Love. Always. Wins.

All newborn babies are cute little things, right?


Not all newborn babies?

Oh, I see.

Yeah, that wrinkly alien-thing with the one eye open.

Ooh. And that one with what looks like pubic hair on its head.

And that. Clean yourself up, you icky thing.

Okay, so not all newborn babies are the cutest thing known to humankind.

Oh, but look at them.


All together in the nursery. Quiet and content. Even that colicky one over there in the corner.

They are precious, aren’t they?
When I was a wee lad living in the poorer parts of middle Tennessee, I was scooped up every Wednesday night by a battered van filled sporadically with churchgoing kids.

What I remember most on those Wednesday night children services was that I was the ‘yellow’ kid.

As the song went: Red, yellow, black, and white. They are precious in our sight.

The preacher would line us ethnically diverse kids up in front of the congregation. My sole job was to stand still between the Native American (The ‘Injun’ as she was so pleasantly called) and my buddy, who just happened to be blackish.

When those lyrics hit the air, the preacher would touch our heads in succession: Red; Yellow; Black; White.

It was a dirty job, but I did it well. With no perspective.

Okay, the mid-70s was a shocking mixture of mundane-meets-offensive. Don’t believe me? Just watch an early episode of ‘All in the Family’ and see how many times you can count the word ‘nigger’.

But years later, here I am trying to put in all into perspective and all I can think about are the babies in that nursery room.

All those babies in that nursery room, cooing, crying, or pooping. They actually have no real agenda. No real political motives.

It’s so trite of a thing to write about. The innocence of children.

But look at that crowd of hatemongers. Those grown-ups. Imagine them in that nursery. Not yet walking. Not yet talking. That’s them. Those grown-ups full of self-validated hatred. They were once in that nursery. Holding their own feet. Their diapers full of shit and piss. Their mouths aching for the nipple, plastic or real. Their eyes open to what the world offers.

We gathered as babies. Surpassing the insurmountable odds of not being born. Only to grow up adding hatred to the world.

Adding sorrow to our nursery.

It’s a contribution that takes away contribution.

If it’s your right to prolong a hatred for another newborn that just happens to share the nursery room with you, know that you were once like that other newborn. Struggling to become alive. Seeking love first. Seeking comfort and safety.

Seeking each other.

Love. Always. Win.





You’re awake.

Yeah. It’s crazy.

We’re locked up in a room together.

You. Me. That stranger huddling against the wall.

You can stop searching. I’ve already tried. For hours. There’s no way out of this place. This room. It’s really more of a box, actually.

You, I know. I’ve seen you before. Once or twice.

I got you. Get you, I mean. That stranger over there, I don’t know. And I’m nervous because it’s just sitting there quietly in the corner rocking back and forth — hiding its face from us.

I was thinking of getting up and poking it on the shoulder, but I don’t know what it will do to me. You want to give it a try?

Here. Take this. In case it tries to attack, you can defend yourself against it — whatever it is.

Don’t look at me. I don’t want to touch it.

Is the room getting smaller?


Did you hear that? It said something, I think.

I have no idea.

It smells…funny. No, I’m not being mean. It smells different. Well, you smell different, too. But I don’t like the way it smells. Or looks. It’s so…not right.


Why did you just do that?

Make it stop. Make it stop crying!

Stop it! Shut up! SHUT UP!

What? No. I can’t believe you. Why did you do that? Don’t touch me. Please. Just stay away from me.

Why did you have to kill it? Why?

I know what I said. I just…

I didn’t know what it was.

I just didn’t know.


© Jack Lee Taylor 2017




Raining Red Amoebas

He’s a loving husband, father of three children, and owns a modest house in a suburban area where his pet dog and cat roam freely. Despite his shortcomings, he remains gainfully employed to support his family.

Upon a well-deserved family outing one night at a local all-you-can-eat seafood buffet, this man was thrown out by the restaurant owner due to the man’s overindulgence of the endless buffet policy, the reason for the ejection eventually subjected to a court hearing. The man was cleared in favor of the court for any wrongdoing, as it was proven beyond a shadow of a doubt that the man clearly did not eat ‘all-you-can-eat.’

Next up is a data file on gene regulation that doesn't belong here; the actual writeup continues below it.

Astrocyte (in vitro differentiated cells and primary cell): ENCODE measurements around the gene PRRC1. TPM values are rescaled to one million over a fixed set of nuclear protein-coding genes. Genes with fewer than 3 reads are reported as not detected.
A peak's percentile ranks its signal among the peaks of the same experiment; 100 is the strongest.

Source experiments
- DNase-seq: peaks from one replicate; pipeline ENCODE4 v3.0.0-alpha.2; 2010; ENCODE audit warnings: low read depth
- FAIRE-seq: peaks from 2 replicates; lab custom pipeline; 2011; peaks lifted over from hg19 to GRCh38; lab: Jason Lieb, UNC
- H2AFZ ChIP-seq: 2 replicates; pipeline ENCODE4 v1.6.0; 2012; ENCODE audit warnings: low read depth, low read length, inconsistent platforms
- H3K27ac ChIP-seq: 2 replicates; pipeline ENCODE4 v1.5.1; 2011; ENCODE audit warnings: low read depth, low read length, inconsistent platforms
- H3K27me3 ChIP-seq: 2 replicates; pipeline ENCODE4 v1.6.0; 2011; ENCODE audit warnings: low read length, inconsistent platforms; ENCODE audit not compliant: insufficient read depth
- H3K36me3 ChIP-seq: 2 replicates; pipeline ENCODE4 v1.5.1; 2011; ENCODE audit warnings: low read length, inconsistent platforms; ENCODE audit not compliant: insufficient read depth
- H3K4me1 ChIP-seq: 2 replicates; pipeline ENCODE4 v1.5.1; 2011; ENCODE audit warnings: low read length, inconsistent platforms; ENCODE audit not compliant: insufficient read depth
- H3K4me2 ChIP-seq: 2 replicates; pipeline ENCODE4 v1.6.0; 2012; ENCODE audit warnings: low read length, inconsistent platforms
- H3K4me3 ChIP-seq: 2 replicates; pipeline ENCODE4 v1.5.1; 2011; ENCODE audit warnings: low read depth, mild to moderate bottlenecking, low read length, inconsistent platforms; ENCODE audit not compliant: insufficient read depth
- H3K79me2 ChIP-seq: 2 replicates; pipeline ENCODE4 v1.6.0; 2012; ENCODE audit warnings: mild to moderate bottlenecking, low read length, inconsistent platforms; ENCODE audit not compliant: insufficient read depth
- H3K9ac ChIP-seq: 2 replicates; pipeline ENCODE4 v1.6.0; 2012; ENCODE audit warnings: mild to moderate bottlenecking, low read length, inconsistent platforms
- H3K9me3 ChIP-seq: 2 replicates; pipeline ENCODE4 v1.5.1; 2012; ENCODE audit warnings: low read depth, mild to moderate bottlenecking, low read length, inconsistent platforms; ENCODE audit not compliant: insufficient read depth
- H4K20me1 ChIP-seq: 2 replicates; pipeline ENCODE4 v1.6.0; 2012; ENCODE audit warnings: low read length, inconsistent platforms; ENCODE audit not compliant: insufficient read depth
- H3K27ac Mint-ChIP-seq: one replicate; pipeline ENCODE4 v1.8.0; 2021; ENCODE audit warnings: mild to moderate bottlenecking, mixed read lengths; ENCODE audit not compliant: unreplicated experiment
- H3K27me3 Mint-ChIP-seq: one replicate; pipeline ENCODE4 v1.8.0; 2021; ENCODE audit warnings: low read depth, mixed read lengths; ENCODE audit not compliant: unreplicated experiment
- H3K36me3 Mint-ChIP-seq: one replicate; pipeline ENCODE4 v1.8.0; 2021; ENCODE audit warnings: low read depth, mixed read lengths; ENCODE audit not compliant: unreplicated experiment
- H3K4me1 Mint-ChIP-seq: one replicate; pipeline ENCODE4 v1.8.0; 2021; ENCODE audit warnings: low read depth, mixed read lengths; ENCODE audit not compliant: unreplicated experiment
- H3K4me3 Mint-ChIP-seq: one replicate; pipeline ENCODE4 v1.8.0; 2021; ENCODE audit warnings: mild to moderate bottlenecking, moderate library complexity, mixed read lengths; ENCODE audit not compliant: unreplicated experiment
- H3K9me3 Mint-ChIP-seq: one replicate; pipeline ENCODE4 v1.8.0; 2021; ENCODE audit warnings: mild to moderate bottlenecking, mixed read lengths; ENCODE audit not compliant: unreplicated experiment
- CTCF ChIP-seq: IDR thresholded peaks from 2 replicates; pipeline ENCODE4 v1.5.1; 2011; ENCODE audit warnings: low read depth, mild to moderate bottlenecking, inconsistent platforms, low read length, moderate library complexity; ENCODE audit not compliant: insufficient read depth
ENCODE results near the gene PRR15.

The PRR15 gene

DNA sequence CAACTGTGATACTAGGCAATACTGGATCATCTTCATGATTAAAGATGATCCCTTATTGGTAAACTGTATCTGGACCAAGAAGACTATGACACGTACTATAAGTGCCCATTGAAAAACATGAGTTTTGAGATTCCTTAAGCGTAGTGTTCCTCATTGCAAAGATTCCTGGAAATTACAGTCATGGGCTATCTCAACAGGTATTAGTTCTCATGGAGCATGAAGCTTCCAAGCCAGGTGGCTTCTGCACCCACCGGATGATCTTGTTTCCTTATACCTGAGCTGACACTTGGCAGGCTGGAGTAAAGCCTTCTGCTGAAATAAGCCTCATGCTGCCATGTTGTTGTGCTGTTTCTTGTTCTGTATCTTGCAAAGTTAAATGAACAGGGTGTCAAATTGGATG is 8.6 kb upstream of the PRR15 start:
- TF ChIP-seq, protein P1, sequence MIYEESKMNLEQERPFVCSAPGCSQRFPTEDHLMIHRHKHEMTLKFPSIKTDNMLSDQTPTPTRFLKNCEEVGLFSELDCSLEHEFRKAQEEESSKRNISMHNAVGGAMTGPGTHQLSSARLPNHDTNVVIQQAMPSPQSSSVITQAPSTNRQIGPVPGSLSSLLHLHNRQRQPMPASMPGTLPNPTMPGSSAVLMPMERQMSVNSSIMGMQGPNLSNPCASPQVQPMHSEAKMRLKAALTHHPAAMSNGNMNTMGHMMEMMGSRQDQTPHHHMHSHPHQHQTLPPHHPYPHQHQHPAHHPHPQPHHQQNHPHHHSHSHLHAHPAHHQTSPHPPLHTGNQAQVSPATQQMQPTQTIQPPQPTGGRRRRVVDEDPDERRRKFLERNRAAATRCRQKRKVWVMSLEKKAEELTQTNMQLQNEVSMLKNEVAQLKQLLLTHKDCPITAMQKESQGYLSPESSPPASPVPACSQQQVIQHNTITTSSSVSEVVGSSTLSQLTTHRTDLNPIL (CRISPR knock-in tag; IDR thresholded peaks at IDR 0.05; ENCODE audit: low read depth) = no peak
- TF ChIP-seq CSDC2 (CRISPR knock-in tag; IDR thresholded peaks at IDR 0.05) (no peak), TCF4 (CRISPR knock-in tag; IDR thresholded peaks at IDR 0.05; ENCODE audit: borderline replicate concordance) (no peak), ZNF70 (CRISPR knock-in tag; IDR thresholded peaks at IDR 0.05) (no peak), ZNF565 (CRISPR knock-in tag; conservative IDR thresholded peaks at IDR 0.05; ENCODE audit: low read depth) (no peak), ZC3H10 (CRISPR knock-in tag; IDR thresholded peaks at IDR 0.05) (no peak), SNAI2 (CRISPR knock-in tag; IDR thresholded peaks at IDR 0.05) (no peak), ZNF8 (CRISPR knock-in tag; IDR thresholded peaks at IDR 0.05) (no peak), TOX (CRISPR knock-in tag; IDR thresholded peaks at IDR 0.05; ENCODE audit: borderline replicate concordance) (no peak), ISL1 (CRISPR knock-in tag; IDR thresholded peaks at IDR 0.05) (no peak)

One of the jurors, sympathetic toward the family man, was so angered by the blatant injustice caused by the restaurant owner, exclaiming, “That could have been me!”

That’s the crux of protest against injustice. It could have been you, not Homer Simpson, up there on that stand demanding justice.

The circumstances here are farcical and dismissive because – well – it’s a freaking cartoon. I tend to escape to cartoons during times of crisis. Something funny to drown out the media buzz that either boil or mislead human emotion. A day watching cartoons with the kids beats the drumming negativity howling on news channels and flooding through social media.

Focus on the good, not the bad. It’s a likely way to live. Impossible when we feel the outrage after so much pointless bloodshed lately, many of us taking a trembling breath before screaming, “THAT COULD HAVE BEEN ME!”

The problem with empathy is that not everyone feels the same way about tragic injustice. We split into multiple amoebas, each divided portion countering the other with discord.

Some of us scream for action. Jimmy said it best from 8 Mile: “If something needs to happen with this shit, it needs to happen now.” These amoebas think they’re right.

Other amoebas say justice was served and death was warranted. And these amoebas think they’re right as well.

Then there are amoebas like me, those that simply wish it was all a silly cartoon and not reality. Because reality has limitless potential for peace only inches maddeningly close to realization. I’m not talking utopia. Who the hell wants that?

Each of us grew up with different thoughts, experiences, and upbringings. No, the playing field is far from level, and every life is a unique, fleeting raindrop that exists as a watery orb before falling to the ground to dry away. Some of us clash together in mid-air on our way down, joining lovingly into bigger droplets of water, or splattering together into destructive, wet oblivion.

We must remember the color of human rain no matter where it falls from our sky.

Blood red.

Always that.

Right now the rain falling is a torrential storm. It will quiet, eventually. Hopefully.

More importantly, one day the rain will stop for all of us.


Love to you all.




The Nice Wars

The world is near obliteration, devastated by unending war.

Many surviving humans are rounded up, penned together and placed in a central location near an enormous spacecraft the size of Texas; this is the last refuge for humanity. This bulky craft made of undiminishing material, with its infinite power and food supply, is capable of sustaining human life for the entire remaining population virtually forever. It has enough living space to handle 100:1 per person in case of overpopulation. Though it cannot travel faster than the speed of light, the craft is shielded, capable of withstanding impact of unknown space debris lesser its size.